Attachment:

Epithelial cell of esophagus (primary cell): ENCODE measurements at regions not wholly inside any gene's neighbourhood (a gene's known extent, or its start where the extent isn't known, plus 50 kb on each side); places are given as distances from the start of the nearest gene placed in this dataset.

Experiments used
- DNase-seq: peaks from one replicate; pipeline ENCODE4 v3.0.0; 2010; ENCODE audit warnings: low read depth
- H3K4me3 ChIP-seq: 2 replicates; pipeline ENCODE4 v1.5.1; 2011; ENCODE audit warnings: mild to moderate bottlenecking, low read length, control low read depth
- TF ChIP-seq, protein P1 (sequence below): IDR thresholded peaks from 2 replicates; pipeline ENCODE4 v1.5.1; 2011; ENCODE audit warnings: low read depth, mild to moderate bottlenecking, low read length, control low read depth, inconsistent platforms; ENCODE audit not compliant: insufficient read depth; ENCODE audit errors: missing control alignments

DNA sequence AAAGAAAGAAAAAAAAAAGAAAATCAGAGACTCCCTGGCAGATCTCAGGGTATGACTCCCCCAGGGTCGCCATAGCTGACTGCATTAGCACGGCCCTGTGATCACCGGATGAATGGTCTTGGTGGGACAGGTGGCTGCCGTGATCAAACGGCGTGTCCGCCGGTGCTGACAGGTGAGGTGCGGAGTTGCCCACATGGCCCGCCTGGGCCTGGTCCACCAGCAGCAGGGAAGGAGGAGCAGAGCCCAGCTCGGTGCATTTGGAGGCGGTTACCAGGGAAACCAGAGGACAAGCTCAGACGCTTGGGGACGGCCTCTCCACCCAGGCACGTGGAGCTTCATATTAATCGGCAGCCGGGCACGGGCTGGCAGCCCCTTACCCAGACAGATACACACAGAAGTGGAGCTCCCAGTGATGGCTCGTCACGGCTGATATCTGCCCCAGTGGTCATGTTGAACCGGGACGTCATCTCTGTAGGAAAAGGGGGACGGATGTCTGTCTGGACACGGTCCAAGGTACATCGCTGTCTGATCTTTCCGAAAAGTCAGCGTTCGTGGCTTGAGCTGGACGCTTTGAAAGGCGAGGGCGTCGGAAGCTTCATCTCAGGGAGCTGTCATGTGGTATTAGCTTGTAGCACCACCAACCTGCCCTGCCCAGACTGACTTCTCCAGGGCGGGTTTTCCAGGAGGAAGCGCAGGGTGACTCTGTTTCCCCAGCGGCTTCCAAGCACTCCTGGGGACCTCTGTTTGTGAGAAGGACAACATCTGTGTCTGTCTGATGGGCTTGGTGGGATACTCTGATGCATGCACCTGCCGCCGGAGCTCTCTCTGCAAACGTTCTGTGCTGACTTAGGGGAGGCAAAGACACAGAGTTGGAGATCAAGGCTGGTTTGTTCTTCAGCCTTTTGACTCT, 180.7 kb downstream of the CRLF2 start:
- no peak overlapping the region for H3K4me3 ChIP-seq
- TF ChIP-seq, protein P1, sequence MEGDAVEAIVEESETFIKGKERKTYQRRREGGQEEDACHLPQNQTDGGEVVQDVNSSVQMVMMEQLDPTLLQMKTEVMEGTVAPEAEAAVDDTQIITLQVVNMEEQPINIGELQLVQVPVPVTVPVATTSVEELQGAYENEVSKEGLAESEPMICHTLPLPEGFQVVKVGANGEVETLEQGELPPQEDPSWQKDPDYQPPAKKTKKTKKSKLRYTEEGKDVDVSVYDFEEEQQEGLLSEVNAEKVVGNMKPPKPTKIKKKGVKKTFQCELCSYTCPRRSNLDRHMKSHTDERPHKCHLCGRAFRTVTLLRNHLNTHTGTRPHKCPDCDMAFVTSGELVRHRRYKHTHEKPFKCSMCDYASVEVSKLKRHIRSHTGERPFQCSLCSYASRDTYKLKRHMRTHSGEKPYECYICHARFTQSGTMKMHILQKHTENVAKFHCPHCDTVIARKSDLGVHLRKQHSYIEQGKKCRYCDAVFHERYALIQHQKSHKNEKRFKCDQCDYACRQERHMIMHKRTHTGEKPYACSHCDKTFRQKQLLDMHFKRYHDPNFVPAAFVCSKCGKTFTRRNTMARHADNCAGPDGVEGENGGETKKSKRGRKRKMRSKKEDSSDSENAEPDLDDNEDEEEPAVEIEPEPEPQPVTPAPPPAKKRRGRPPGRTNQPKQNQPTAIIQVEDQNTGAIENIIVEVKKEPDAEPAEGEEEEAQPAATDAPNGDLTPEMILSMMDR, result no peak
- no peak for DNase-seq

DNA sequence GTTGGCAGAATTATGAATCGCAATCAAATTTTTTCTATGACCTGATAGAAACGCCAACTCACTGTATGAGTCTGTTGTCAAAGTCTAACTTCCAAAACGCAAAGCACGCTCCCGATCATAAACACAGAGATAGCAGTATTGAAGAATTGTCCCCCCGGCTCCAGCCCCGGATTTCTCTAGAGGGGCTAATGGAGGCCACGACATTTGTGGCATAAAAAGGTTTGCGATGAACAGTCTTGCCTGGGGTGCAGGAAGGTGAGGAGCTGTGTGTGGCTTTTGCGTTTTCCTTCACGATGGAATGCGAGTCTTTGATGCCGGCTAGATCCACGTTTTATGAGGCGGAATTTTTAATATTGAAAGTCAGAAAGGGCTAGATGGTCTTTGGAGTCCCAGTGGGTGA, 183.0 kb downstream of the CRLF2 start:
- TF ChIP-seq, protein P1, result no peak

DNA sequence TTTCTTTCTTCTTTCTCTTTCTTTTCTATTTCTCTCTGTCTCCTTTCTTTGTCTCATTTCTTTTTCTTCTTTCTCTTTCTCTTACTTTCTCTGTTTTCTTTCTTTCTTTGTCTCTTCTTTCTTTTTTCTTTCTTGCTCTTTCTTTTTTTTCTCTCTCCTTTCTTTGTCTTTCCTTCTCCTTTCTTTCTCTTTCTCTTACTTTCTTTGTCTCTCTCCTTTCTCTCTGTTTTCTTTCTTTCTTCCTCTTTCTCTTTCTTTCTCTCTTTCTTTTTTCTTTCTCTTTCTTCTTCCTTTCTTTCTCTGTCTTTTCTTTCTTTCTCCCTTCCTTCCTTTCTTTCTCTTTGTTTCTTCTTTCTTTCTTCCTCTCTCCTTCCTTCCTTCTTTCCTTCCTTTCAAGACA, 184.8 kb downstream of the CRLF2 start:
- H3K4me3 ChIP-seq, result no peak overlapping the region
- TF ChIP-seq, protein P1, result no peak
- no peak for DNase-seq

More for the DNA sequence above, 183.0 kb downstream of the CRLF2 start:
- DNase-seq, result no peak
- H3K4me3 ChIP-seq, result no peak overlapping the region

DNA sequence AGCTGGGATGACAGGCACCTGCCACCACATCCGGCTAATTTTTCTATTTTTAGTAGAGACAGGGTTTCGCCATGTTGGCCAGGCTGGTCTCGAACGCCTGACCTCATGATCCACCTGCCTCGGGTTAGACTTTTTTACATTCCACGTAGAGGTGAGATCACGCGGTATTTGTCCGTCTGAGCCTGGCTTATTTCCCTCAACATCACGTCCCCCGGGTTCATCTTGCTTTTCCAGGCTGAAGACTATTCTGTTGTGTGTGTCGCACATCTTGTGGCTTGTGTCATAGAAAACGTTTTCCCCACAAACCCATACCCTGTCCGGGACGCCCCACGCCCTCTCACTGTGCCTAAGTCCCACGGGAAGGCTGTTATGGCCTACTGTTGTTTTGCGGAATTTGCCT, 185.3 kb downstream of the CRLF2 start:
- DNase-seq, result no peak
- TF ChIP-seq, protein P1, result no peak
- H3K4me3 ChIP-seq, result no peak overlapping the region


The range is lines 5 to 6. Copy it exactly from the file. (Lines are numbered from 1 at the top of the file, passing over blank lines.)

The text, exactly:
- TF ChIP-seq, protein P1 (sequence below): IDR thresholded peaks from 2 replicates; pipeline ENCODE4 v1.5.1; 2011; ENCODE audit warnings: low read depth, mild to moderate bottlenecking, low read length, control low read depth, inconsistent platforms; ENCODE audit not compliant: insufficient read depth; ENCODE audit errors: missing control alignments

DNA sequence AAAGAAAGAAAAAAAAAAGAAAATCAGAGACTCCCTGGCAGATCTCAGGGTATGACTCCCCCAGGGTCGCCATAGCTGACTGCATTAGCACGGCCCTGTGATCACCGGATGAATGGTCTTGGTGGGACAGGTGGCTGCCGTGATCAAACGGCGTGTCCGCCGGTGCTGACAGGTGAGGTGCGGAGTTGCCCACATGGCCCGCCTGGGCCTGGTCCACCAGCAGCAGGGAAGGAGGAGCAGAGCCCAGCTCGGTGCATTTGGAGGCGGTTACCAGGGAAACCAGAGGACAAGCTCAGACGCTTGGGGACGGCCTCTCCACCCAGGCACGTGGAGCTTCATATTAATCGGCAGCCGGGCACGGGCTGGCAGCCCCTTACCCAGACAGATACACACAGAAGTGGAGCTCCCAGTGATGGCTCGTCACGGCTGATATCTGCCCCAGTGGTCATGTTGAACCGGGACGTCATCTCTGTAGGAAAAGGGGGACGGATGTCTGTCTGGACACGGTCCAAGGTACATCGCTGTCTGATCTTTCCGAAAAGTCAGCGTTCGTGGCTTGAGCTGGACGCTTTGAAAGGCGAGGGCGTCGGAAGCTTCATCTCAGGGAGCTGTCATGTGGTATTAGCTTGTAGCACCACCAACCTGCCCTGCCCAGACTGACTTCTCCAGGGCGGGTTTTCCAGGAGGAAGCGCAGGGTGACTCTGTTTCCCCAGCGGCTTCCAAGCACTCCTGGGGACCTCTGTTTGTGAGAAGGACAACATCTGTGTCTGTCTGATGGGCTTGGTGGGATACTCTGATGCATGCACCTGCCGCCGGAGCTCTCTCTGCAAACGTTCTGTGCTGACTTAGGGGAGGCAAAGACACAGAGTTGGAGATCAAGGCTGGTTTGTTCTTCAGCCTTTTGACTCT, 180.7 kb downstream of the CRLF2 start: